Then I took up watching a lot of TV, which seems somehow better than staring blankly at walls. A lot of TV. I’ve seen a lot of really good shows as a result. I’ve become emotionally involved with a lot of different characters. (Obviously; I care what happens this week on the series finale of Felicity.) I’ve thought critically about how to write for television, and have become adept an understanding how teleplays are put together. Now, unless I try hard to just enjoy the show, I can see in my mind why the writer wrote something in and where it’s going and can recognise one writer’s style over another. Much more involved than staring at the walls.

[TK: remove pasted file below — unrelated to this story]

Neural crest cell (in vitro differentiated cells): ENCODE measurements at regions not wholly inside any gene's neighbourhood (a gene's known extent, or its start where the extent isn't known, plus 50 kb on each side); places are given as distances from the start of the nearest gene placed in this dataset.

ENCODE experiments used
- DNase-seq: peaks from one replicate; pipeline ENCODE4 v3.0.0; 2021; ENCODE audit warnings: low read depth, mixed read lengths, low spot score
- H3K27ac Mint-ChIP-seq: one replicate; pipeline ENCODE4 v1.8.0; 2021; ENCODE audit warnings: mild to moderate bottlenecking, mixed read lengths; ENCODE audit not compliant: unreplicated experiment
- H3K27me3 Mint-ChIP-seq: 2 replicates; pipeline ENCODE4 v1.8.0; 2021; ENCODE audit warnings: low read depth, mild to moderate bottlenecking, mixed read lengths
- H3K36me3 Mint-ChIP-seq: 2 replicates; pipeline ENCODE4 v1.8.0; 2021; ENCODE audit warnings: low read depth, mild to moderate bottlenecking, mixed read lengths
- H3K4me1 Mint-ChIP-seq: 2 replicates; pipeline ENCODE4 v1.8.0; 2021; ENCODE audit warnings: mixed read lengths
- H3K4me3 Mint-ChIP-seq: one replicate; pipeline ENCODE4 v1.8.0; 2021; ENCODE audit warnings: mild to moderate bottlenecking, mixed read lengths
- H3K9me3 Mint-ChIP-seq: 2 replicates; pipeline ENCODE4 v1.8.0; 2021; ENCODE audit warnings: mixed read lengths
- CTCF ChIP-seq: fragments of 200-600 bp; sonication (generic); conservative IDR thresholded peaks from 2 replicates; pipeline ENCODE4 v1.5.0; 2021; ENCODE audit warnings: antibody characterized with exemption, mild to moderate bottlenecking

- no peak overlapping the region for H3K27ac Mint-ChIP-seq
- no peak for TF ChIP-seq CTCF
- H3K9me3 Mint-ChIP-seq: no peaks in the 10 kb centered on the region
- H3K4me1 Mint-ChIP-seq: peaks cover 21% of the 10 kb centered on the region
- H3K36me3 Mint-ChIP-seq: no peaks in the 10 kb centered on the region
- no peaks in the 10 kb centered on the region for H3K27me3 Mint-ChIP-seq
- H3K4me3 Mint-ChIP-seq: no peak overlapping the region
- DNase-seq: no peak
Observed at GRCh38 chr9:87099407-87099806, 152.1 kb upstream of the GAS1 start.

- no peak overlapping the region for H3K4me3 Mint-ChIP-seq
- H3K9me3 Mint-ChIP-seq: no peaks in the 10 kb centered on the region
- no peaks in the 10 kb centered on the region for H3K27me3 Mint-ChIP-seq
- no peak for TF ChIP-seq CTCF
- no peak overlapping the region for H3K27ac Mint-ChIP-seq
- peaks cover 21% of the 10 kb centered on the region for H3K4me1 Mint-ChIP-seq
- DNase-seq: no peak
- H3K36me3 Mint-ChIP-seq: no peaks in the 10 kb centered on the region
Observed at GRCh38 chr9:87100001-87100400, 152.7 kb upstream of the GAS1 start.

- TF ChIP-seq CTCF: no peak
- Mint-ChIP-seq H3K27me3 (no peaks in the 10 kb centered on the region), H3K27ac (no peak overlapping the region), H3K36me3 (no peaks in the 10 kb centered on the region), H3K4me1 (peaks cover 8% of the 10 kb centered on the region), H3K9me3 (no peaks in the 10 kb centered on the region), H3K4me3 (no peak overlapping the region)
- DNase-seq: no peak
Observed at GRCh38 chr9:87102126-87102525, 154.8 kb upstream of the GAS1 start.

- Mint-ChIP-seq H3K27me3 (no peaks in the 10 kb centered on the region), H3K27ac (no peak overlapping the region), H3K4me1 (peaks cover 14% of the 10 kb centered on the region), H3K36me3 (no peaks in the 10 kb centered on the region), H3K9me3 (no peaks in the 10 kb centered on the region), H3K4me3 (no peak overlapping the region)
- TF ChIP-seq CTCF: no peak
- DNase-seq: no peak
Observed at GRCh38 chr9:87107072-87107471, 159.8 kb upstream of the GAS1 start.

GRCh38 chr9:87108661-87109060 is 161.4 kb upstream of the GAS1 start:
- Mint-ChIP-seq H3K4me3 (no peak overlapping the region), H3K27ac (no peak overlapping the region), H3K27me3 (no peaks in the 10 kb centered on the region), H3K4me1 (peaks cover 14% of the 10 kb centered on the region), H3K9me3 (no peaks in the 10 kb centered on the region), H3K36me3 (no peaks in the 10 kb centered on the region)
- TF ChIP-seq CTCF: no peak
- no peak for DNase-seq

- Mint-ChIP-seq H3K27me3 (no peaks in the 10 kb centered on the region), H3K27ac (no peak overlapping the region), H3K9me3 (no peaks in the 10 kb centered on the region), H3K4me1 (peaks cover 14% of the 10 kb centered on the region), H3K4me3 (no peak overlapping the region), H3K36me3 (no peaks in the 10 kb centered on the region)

What I wasn’t doing enough of was writing. I remember when I was writing new short stories or poems every day or at least every week. I remember getting an idea for a story and being able to hand it off to someone to read the next day. I remember how writing short fiction and getting immediate results used to scare me away from the idea of creating something longer. How long does it take to write a novel? How long until I can hand it to someone and see them smile at the good parts and react with shock to the shocking parts, and perhaps even care what happens to the characters? How long is a book anyway? I knew I wanted to write longer works, and the thought of not knowing when it would be done actually contributed to my giving up writing atogether. For years, I wasn’t writing anything more than the occasional rhymed couplet, and I think it was because I didn’t think I’d be able to finish a novel.